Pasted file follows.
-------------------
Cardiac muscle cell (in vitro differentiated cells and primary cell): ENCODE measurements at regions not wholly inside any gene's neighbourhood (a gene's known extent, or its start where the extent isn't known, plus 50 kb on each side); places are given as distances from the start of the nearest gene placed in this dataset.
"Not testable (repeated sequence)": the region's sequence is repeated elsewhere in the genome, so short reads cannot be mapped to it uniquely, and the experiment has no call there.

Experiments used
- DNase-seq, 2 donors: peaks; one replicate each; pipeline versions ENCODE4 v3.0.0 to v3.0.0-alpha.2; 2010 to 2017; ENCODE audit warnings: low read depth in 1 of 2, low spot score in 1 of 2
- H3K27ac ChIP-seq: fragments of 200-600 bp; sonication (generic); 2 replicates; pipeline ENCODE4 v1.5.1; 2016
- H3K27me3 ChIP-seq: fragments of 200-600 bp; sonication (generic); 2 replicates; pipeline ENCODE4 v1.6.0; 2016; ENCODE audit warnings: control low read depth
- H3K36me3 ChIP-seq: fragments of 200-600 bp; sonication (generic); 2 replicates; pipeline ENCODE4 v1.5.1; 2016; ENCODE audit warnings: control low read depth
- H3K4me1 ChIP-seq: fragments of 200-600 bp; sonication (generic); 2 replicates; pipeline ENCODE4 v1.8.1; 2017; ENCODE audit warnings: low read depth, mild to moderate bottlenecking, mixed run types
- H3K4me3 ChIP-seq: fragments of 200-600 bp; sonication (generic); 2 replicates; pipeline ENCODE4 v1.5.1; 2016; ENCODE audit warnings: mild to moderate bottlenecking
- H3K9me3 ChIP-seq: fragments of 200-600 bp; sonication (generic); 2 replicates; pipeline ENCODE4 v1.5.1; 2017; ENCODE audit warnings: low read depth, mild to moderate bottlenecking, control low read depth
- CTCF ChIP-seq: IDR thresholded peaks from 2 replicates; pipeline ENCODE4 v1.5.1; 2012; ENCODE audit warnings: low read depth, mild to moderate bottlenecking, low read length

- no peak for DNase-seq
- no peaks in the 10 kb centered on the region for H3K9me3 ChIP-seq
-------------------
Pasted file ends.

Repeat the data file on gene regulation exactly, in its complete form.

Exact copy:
Cardiac muscle cell (in vitro differentiated cells and primary cell): ENCODE measurements at regions not wholly inside any gene's neighbourhood (a gene's known extent, or its start where the extent isn't known, plus 50 kb on each side); places are given as distances from the start of the nearest gene placed in this dataset.
"Not testable (repeated sequence)": the region's sequence is repeated elsewhere in the genome, so short reads cannot be mapped to it uniquely, and the experiment has no call there.

Experiments used
- DNase-seq, 2 donors: peaks; one replicate each; pipeline versions ENCODE4 v3.0.0 to v3.0.0-alpha.2; 2010 to 2017; ENCODE audit warnings: low read depth in 1 of 2, low spot score in 1 of 2
- H3K27ac ChIP-seq: fragments of 200-600 bp; sonication (generic); 2 replicates; pipeline ENCODE4 v1.5.1; 2016
- H3K27me3 ChIP-seq: fragments of 200-600 bp; sonication (generic); 2 replicates; pipeline ENCODE4 v1.6.0; 2016; ENCODE audit warnings: control low read depth
- H3K36me3 ChIP-seq: fragments of 200-600 bp; sonication (generic); 2 replicates; pipeline ENCODE4 v1.5.1; 2016; ENCODE audit warnings: control low read depth
- H3K4me1 ChIP-seq: fragments of 200-600 bp; sonication (generic); 2 replicates; pipeline ENCODE4 v1.8.1; 2017; ENCODE audit warnings: low read depth, mild to moderate bottlenecking, mixed run types
- H3K4me3 ChIP-seq: fragments of 200-600 bp; sonication (generic); 2 replicates; pipeline ENCODE4 v1.5.1; 2016; ENCODE audit warnings: mild to moderate bottlenecking
- H3K9me3 ChIP-seq: fragments of 200-600 bp; sonication (generic); 2 replicates; pipeline ENCODE4 v1.5.1; 2017; ENCODE audit warnings: low read depth, mild to moderate bottlenecking, control low read depth
- CTCF ChIP-seq: IDR thresholded peaks from 2 replicates; pipeline ENCODE4 v1.5.1; 2012; ENCODE audit warnings: low read depth, mild to moderate bottlenecking, low read length

- no peak for DNase-seq
- no peaks in the 10 kb centered on the region for H3K9me3 ChIP-seq